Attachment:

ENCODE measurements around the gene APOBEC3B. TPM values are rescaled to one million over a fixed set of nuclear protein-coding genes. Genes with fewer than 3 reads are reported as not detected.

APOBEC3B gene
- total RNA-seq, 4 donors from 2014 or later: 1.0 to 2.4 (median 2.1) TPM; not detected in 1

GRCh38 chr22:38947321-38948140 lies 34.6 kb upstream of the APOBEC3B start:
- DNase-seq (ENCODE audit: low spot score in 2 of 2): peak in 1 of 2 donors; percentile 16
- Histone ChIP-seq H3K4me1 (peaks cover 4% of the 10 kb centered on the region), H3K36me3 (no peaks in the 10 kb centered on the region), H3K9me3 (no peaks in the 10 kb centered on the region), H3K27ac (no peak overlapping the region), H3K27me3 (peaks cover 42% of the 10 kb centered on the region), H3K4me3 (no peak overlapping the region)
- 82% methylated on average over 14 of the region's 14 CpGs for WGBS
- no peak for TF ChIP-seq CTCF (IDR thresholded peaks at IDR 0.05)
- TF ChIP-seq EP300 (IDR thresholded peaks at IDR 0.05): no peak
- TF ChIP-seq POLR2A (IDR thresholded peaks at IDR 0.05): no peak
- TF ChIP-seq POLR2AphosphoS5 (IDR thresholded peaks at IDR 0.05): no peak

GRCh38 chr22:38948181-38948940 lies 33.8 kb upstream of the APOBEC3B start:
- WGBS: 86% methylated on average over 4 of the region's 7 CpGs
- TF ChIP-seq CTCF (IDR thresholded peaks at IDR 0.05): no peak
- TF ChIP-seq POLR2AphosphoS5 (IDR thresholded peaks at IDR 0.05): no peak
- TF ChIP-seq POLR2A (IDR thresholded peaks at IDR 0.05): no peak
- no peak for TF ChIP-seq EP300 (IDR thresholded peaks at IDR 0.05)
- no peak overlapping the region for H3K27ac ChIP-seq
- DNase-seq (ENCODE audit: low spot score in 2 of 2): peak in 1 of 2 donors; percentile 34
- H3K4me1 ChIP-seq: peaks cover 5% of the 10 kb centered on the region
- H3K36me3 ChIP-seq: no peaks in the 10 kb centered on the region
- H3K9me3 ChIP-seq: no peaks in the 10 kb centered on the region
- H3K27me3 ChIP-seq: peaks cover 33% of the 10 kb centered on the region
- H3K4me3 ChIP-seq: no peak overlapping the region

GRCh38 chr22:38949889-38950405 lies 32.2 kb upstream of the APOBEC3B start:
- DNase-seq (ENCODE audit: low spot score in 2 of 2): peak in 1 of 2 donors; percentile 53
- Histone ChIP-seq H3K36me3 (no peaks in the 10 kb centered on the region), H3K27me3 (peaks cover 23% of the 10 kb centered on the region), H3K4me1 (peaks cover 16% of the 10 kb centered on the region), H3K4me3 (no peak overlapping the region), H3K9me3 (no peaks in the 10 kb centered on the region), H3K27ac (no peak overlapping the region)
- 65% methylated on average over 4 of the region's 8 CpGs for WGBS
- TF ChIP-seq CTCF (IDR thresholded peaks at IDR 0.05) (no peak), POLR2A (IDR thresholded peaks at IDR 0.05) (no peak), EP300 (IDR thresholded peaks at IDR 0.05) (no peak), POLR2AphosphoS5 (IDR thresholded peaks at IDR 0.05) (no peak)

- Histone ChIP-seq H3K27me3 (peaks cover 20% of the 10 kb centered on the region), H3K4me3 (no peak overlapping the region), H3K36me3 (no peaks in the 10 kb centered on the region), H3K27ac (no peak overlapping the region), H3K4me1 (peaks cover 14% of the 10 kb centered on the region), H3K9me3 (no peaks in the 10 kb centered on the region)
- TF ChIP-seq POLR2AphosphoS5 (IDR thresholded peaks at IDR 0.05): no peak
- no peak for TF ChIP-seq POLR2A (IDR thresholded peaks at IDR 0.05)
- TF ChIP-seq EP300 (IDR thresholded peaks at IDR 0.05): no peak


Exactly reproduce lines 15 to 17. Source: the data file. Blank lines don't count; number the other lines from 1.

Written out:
- TF ChIP-seq POLR2AphosphoS5 (IDR thresholded peaks at IDR 0.05): no peak
- TF ChIP-seq POLR2A (IDR thresholded peaks at IDR 0.05): no peak
- no peak for TF ChIP-seq EP300 (IDR thresholded peaks at IDR 0.05)